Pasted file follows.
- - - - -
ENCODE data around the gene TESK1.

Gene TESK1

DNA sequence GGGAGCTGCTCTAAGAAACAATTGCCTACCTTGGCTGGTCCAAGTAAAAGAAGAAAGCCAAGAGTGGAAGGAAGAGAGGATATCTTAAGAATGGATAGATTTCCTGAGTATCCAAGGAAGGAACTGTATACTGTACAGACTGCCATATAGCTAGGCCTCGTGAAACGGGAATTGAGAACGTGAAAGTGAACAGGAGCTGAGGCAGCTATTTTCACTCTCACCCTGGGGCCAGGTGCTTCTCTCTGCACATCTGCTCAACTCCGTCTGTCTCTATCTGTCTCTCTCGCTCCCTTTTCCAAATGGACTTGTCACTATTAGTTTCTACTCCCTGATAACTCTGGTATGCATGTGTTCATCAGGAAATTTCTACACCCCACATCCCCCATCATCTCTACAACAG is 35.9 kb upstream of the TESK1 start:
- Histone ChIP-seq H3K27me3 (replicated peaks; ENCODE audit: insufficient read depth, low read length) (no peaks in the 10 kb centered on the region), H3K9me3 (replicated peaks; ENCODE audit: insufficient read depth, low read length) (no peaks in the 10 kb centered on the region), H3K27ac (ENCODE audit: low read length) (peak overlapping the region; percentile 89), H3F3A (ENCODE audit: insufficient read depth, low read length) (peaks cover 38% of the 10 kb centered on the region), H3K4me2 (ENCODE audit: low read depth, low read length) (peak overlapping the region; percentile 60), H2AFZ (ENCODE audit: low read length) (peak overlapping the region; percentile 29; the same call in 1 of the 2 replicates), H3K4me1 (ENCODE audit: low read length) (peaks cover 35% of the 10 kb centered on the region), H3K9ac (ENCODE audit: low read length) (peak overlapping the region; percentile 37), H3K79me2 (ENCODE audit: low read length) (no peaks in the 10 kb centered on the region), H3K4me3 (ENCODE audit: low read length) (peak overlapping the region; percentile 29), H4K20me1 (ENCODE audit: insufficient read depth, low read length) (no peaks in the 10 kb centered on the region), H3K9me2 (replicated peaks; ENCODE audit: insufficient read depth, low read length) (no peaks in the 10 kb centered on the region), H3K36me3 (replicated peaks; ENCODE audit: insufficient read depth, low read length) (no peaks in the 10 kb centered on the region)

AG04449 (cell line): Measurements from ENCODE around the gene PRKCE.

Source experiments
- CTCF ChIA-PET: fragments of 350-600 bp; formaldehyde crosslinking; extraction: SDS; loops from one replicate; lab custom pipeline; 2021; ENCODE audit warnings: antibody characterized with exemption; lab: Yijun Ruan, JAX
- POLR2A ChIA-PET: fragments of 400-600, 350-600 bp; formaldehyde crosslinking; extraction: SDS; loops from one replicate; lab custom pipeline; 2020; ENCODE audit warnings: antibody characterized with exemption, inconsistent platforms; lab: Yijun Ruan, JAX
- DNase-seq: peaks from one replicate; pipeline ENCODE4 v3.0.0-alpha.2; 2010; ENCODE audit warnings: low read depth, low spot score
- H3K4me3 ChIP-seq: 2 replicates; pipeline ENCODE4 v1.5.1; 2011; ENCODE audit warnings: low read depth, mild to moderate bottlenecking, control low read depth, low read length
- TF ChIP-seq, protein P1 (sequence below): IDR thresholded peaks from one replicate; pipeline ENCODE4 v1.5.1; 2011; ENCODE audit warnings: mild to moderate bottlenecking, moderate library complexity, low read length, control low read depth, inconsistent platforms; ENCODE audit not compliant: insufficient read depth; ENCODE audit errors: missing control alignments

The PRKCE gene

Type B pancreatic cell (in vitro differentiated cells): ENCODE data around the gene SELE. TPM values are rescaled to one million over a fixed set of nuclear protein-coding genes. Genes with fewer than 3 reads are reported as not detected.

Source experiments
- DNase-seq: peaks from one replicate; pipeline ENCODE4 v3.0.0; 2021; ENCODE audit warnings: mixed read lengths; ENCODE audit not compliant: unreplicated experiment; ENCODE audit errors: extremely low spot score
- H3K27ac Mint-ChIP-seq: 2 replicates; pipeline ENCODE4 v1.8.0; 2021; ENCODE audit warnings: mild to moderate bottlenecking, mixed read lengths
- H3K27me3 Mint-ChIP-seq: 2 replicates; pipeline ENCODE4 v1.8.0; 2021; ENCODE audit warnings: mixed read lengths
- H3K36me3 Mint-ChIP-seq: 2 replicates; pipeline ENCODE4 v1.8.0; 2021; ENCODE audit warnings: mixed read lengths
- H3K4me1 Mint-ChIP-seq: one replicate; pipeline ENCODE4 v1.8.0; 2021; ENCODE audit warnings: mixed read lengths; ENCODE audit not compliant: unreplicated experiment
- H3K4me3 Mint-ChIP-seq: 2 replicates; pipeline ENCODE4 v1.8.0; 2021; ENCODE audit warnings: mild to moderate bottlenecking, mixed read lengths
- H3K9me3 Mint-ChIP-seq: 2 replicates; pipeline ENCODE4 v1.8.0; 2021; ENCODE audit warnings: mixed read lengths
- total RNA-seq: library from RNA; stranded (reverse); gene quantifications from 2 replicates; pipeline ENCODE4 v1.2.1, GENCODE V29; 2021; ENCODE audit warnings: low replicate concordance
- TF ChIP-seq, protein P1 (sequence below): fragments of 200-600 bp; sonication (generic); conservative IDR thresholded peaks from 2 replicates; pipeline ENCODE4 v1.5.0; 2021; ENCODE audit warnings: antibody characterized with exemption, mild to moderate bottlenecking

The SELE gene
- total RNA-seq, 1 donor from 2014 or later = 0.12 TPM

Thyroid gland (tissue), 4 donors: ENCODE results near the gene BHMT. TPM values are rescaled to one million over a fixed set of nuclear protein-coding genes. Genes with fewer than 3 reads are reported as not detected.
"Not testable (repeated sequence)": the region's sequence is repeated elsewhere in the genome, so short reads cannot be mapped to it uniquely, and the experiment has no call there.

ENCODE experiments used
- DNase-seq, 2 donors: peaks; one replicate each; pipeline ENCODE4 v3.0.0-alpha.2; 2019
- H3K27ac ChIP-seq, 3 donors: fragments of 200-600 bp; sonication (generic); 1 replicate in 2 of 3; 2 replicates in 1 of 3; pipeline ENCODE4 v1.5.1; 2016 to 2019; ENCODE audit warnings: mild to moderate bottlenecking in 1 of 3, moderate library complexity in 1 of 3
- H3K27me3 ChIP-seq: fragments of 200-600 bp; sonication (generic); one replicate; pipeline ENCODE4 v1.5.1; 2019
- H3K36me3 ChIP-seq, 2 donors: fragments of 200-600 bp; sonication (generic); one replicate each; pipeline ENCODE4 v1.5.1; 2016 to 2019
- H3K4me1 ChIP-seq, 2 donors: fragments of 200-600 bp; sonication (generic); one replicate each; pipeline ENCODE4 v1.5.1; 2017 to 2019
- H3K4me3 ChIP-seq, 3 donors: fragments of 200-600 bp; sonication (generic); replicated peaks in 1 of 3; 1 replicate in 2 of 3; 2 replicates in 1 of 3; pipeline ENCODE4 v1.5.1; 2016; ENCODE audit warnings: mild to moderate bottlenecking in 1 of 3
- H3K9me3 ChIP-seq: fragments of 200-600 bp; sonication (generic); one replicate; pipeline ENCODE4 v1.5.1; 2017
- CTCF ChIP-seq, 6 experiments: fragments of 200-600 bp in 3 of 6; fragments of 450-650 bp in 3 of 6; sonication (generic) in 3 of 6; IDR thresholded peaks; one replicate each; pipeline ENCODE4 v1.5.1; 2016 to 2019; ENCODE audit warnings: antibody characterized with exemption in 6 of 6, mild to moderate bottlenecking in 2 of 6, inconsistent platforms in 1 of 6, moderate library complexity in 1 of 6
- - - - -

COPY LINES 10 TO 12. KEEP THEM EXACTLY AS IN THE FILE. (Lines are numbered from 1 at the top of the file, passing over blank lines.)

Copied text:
- H3K4me3 ChIP-seq: 2 replicates; pipeline ENCODE4 v1.5.1; 2011; ENCODE audit warnings: low read depth, mild to moderate bottlenecking, control low read depth, low read length
- TF ChIP-seq, protein P1 (sequence below): IDR thresholded peaks from one replicate; pipeline ENCODE4 v1.5.1; 2011; ENCODE audit warnings: mild to moderate bottlenecking, moderate library complexity, low read length, control low read depth, inconsistent platforms; ENCODE audit not compliant: insufficient read depth; ENCODE audit errors: missing control alignments

The PRKCE gene